“They have to pursue both options. If they want to get first products in 2023, they have to place orders at TSMC by end of 2021.” Analysts may ask for more details on the alternative plans during Intel’s third quarter earnings call later this month.

Intel indeed has a massive manufacturing footprint and expenditures that employs thousands around the world. In July, Intel said it would spend $15 billion on capital expenditures this year.

Perhaps the answer will be scaling down of some manufacturing in the future, as Swan hinted at in an op-ed piece for USA Today.

“Forty years from now, how and what Intel manufactures may look quite different,” he wrote. “But what won’t change is our belief in the power of technology to enrich lives and our relentless effort to provide the technology foundation for the world’s innovation.”

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Therese Poletti writes the "Tech Tales" column for MarketWatch. Follow her on Twitter @tpoletti.

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Therese Poletti chronicles the machinations of the technology industry for MarketWatch in the Tech Tales column. Before joining MarketWatch, Poletti covered...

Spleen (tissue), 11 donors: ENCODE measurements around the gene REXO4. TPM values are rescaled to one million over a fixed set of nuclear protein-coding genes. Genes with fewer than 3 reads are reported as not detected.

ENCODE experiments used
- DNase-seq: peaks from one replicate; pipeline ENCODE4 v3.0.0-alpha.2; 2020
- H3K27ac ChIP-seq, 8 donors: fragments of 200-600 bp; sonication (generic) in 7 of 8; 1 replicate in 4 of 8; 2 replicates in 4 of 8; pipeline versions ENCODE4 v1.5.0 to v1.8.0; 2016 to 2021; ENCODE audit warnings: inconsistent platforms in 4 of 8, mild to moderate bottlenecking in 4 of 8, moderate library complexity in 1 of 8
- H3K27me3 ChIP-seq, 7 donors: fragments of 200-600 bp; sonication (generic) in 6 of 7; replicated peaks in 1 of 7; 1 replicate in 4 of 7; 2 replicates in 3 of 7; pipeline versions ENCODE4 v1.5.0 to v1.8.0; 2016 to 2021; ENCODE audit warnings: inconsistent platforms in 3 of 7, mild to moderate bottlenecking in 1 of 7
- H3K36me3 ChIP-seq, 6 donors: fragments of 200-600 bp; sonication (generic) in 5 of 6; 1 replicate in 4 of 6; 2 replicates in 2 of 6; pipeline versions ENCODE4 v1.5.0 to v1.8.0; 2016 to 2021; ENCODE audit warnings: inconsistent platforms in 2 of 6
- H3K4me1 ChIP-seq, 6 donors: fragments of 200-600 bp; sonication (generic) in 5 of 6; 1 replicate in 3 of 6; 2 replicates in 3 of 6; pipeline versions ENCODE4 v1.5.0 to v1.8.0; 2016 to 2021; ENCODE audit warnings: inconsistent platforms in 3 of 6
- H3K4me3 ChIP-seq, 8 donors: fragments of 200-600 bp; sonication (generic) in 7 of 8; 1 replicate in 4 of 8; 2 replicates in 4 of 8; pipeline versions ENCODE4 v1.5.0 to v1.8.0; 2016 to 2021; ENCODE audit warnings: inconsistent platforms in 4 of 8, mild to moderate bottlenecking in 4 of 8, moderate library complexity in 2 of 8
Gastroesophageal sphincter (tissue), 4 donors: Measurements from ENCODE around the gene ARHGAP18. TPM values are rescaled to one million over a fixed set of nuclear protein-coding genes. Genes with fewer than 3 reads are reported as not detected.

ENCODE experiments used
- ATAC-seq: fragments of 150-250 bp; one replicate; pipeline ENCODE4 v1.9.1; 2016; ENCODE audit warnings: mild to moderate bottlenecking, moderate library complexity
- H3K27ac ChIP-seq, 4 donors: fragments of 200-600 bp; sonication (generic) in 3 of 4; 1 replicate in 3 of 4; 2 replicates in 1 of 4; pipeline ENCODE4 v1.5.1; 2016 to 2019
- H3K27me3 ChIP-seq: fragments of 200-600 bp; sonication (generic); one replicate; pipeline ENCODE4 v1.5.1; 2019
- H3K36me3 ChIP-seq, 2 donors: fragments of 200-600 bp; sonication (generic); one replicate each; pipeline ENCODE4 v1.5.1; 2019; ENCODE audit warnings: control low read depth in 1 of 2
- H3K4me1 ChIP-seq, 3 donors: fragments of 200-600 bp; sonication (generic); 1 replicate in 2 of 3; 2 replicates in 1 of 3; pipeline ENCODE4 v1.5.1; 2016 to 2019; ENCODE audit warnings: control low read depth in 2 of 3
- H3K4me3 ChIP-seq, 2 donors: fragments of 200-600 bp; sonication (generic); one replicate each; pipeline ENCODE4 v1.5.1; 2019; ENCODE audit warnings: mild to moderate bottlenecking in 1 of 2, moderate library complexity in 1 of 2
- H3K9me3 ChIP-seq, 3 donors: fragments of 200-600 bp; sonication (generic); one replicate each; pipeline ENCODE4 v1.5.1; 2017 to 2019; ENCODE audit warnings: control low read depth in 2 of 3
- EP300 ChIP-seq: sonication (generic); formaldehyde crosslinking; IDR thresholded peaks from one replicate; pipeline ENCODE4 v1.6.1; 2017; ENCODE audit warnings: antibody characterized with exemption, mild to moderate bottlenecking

Therese Poletti chronicles the machinations of the technology industry for MarketWatch in the Tech Tales column. Before joining MarketWatch, Poletti covered some of the biggest companies in Silicon Valley for the San Jose Mercury News. Previously, she spent over a decade at Reuters, covering a range of beats, from spot news and Wall Street to biotech and technology. Poletti was also the lead reporter on teams at the Mercury News that won two Society of American Business Editors and Writers awards for breaking news and two Society of Professional Journalist awards. She was also a finalist for the Gerald Loeb Awards in the deadline writing category. Poletti is also the author of "Art Deco San Francisco: The Architecture of Timothy Pflueger," published by Princeton Architectural Press.